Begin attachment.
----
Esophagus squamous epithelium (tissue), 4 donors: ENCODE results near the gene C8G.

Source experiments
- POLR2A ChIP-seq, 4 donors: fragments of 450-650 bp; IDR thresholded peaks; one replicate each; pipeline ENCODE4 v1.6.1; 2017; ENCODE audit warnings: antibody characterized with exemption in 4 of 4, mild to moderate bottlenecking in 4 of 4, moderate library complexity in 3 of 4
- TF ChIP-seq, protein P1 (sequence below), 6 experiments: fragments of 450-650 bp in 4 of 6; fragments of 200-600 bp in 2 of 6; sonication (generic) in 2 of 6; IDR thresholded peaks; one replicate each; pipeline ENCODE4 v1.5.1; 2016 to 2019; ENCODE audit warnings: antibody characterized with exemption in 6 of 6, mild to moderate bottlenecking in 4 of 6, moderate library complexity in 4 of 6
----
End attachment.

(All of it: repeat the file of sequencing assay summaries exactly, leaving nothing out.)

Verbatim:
Esophagus squamous epithelium (tissue), 4 donors: ENCODE results near the gene C8G.

Source experiments
- POLR2A ChIP-seq, 4 donors: fragments of 450-650 bp; IDR thresholded peaks; one replicate each; pipeline ENCODE4 v1.6.1; 2017; ENCODE audit warnings: antibody characterized with exemption in 4 of 4, mild to moderate bottlenecking in 4 of 4, moderate library complexity in 3 of 4
- TF ChIP-seq, protein P1 (sequence below), 6 experiments: fragments of 450-650 bp in 4 of 6; fragments of 200-600 bp in 2 of 6; sonication (generic) in 2 of 6; IDR thresholded peaks; one replicate each; pipeline ENCODE4 v1.5.1; 2016 to 2019; ENCODE audit warnings: antibody characterized with exemption in 6 of 6, mild to moderate bottlenecking in 4 of 6, moderate library complexity in 4 of 6